Philosopher kings and our republic


Two years and a midterm election into his presidency, we are still trying to figure out Barack Obama. Stanley Kurtz says he's a socialist, whereas to Dinesh D'Souza, he's an anti-colonialist. James T. Kloppenberg, in his book Reading Obama, argues that the president is philosophically driven, coming from the tradition of American pragmatism. Obama is a kind of philosopher president. Whether he is or not, he has been trying to govern as though he were a philosopher king. Hence, the election results.

In The Republic, Plato presents the philosopher king as the ideal form of government: rule by one wise person who is whole-heartedly devoted to the truth and therefore incorruptible. The philosopher king, by this definition, would understand the science of all things, including the science of government, its technique and its proper ends, and so also the science of what is good for human beings as such. Because of his unparalleled wisdom and public-spiritedness, he would, of course, govern without the restraint of law. After all, any restraint upon science would be, to that extent, the rule of ignorance, which cannot be good.

President Obama has emphasized his administration's scientific foundation from the start. He signaled this in his inaugural address:

"We'll restore science to its rightful place, and wield technology's wonders to raise health care's quality and lower its cost. We will harness the sun and the winds and the soil to fuel our cars and run our factories. And we will transform our schools and colleges and universities to meet the demands of a new age. All this we can do. All this we will do."

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Most recently, he criticized the mass of angry voters for being hostile to science in their hostility to his administration:

"Part of the reason that our politics seems so tough right now and facts and science and argument does [sic.] not seem to be winning the day all the time is because we're hardwired not to always think clearly when we're scared. And the country's scared."

To reject Obama's policies is to oppose the rule of reason. Is it any wonder that even New York City Mayor Michael Bloomberg said, according to Rupert Murdoch, "I never met in my life such an arrogant man"? But philosopher kings just seem that way to those who don't know any better.

For these past two years, Obama has pressed ahead with reordering American society scientifically: government from the center by technocrats. We have seen a federalization of healthcare, of home financing, of our colleges and universities (all the major expenditures of life), and his government was eager to regulate all energy consumption. In this way, he has sought to move our government (as he promised he would) beyond left and right, which is to say beyond politics into scientific administration. As political questions become administrative matters for technocrats to decide-questions about right and wrong, about my good, your good, and the common good-the reign of the philosopher king extends itself.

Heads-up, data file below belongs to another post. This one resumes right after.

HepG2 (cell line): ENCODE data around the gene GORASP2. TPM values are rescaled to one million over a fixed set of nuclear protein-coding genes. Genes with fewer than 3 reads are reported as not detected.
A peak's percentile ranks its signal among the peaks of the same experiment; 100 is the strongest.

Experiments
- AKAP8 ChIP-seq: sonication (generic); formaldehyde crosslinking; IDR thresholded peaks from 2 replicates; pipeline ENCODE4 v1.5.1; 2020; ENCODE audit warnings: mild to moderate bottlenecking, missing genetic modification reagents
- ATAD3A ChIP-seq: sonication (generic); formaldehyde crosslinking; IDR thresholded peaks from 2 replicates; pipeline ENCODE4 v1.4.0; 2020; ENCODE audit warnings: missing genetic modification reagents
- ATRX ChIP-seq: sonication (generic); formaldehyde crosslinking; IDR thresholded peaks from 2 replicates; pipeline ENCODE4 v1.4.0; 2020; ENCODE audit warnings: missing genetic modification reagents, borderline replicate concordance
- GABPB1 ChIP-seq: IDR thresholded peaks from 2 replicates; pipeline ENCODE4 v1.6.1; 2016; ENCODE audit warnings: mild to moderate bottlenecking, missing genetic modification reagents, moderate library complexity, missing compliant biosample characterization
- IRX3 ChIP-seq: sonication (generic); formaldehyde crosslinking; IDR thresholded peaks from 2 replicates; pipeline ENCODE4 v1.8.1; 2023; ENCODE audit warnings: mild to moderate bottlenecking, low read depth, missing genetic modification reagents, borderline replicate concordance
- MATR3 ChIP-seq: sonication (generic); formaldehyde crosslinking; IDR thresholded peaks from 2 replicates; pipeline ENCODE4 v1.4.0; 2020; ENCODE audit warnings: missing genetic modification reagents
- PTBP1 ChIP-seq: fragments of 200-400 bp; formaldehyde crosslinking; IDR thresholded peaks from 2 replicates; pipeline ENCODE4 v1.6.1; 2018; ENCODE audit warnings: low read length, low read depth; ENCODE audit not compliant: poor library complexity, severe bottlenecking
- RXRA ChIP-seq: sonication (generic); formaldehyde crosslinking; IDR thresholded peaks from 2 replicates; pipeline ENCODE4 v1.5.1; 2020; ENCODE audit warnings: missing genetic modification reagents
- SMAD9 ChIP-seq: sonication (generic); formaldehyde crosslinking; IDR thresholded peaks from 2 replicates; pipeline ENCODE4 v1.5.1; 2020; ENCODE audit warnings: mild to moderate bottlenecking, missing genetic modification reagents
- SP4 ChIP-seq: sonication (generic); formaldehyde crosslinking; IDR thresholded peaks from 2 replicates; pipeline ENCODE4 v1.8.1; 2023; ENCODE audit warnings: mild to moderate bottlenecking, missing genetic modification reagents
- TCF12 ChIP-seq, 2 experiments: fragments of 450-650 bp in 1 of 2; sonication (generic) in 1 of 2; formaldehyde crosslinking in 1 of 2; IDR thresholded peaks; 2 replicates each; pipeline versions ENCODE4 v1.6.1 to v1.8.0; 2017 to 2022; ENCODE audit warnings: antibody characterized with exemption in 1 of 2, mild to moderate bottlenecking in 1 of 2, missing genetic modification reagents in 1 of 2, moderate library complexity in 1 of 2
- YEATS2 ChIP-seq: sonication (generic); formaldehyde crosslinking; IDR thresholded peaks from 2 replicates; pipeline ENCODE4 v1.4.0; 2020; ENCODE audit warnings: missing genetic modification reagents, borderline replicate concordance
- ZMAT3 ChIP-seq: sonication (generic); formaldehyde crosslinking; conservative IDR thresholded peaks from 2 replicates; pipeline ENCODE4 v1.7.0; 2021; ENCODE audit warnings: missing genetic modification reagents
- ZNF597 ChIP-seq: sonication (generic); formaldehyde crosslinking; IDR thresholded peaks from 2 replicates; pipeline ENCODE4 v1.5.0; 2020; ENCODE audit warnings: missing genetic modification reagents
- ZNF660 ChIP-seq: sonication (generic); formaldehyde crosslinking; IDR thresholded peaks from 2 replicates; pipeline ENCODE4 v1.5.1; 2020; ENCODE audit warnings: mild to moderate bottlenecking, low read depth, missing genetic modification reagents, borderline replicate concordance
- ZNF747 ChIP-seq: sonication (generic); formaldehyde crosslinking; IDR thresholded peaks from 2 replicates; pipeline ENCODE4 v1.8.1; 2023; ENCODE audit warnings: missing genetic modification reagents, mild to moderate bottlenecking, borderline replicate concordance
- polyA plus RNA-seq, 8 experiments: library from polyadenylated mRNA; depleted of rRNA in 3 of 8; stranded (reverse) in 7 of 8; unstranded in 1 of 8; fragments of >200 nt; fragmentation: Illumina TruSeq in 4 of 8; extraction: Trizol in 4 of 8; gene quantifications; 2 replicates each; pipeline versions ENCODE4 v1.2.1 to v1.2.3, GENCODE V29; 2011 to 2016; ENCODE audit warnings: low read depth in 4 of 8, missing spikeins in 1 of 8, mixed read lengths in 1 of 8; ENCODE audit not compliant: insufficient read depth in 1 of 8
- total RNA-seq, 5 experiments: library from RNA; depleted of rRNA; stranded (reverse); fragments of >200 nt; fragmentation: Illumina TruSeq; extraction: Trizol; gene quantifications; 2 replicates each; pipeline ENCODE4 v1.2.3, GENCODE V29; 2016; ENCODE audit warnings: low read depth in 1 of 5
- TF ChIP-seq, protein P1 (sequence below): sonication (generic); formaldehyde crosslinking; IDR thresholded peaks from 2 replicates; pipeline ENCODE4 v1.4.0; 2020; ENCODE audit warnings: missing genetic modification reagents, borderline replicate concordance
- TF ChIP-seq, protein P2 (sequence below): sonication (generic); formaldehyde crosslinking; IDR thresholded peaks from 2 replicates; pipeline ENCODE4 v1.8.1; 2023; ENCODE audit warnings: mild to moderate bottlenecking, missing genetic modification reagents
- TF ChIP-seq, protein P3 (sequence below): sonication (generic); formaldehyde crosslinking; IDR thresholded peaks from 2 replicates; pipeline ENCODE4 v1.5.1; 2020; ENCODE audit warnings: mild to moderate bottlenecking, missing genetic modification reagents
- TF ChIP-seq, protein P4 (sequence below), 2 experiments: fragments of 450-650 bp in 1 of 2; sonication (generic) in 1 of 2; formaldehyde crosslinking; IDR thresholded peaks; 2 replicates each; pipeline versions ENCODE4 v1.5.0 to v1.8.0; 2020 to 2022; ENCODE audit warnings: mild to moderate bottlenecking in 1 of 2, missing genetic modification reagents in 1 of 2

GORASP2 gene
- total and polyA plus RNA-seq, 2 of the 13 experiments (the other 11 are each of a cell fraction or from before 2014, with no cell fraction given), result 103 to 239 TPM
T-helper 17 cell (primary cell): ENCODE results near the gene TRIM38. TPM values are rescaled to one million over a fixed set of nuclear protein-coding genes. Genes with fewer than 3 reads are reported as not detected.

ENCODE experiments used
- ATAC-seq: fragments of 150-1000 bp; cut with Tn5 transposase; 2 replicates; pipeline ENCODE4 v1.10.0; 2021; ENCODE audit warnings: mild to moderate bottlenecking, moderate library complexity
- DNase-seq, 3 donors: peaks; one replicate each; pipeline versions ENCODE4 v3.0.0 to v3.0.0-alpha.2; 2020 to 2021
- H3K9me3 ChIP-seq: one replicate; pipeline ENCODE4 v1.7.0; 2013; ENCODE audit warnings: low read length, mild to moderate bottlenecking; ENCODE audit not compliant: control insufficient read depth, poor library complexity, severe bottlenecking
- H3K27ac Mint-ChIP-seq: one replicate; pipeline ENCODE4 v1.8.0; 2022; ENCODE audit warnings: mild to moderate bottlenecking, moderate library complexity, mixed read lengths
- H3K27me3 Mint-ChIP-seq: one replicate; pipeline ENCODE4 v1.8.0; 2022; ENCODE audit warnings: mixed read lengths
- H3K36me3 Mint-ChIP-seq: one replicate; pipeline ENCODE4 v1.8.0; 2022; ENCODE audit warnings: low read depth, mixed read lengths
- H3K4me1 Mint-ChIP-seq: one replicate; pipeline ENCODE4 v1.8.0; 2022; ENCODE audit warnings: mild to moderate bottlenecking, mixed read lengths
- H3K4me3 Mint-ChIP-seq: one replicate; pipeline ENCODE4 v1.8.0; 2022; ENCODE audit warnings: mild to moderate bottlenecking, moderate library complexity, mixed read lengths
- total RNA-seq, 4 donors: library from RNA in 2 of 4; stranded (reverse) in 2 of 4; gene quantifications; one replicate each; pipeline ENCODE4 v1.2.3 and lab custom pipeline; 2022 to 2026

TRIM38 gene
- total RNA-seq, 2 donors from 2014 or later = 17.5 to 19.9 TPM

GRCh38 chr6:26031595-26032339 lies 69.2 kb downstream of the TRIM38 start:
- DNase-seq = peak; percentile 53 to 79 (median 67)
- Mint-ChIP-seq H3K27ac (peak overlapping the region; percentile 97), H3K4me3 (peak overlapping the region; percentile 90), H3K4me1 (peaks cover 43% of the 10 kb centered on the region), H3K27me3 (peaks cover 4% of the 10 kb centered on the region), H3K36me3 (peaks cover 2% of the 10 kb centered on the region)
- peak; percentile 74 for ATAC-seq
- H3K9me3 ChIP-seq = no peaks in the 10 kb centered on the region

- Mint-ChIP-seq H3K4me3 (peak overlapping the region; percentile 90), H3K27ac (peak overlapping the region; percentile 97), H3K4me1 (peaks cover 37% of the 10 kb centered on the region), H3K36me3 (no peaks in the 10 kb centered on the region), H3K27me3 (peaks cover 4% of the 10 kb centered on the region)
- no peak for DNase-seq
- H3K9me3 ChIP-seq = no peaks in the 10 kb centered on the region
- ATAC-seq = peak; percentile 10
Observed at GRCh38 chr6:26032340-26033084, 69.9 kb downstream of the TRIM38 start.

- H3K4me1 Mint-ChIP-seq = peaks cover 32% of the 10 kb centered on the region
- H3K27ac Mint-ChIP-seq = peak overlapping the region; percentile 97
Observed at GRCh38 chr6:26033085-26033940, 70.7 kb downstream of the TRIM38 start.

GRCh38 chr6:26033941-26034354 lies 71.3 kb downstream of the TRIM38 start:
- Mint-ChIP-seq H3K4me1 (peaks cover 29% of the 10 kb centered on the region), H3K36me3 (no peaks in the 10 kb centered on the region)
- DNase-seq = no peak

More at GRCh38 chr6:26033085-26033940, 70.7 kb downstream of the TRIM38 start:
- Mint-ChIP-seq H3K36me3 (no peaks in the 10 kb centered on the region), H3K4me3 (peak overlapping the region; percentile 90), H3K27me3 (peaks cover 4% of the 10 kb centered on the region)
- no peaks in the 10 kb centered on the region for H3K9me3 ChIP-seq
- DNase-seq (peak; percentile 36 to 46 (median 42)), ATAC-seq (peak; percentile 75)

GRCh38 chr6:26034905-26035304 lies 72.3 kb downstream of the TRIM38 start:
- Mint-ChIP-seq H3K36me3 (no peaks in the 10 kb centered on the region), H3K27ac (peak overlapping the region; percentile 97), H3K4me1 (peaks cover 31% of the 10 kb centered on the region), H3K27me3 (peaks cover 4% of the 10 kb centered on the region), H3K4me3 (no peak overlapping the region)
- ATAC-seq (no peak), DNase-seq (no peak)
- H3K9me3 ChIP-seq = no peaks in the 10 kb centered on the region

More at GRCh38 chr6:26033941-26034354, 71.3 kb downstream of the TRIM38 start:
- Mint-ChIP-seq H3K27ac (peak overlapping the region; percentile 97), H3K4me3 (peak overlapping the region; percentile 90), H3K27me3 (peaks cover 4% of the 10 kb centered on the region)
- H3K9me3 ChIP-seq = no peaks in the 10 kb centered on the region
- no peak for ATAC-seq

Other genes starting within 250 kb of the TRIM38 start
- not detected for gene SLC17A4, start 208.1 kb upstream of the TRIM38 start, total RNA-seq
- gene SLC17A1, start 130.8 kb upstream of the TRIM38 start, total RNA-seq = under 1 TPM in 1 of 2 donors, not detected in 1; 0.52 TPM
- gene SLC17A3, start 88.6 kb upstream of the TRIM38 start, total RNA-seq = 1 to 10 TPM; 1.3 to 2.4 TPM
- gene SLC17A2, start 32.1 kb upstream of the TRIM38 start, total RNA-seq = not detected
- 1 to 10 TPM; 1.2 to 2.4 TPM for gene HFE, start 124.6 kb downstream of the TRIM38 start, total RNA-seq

But philosopher kings are antithetical to republican democracy, that is, to the structured system of popular self-government. Politics presupposes that there are questions pertaining to our life together that science cannot answer, questions like how best to help the poor, whether we should execute murderers, and what constitutes a marriage and grounds for it dissolution. There are answers to be had, but they're controversial, and modern science by its very nature can't settle them. So we vote, and we abide by the majority decision, at least until we vote again.

The 2010 election was about big, presumptuous government. The people rebelled against government over-activity and Washington's disconnect from the people. The president thinks his problem has been a failure of communication. But it's deeper than that. Unwittingly, he has been working from the wrong model: Plato instead of Aristotle. In The Politics, Aristotle holds that, for a free people, i.e., a law-abiding people who are capable of participating in government intelligently and responsibly, the best form of government combines a strong executive, a selection of the best citizens, and an active role for the people at large. Under those circumstances, the benevolent but autocratic rule of a philosopher king would be unjust because it would deny capable citizens the chance to govern themselves.

As the recent election results suggest, most people have concluded that politicians who don't trust a free people to govern their private affairs and their common affairs don't deserve to be in office. And voters are unlikely to have forgotten that by 2012.

D.C. Innes
D.C. Innes

D.C. is associate professor of politics at The King's College in New York City and co-author of Left, Right, and Christ: Evangelical Faith in Politics (Russell Media). Follow D.C. on Twitter @DCInnes1.


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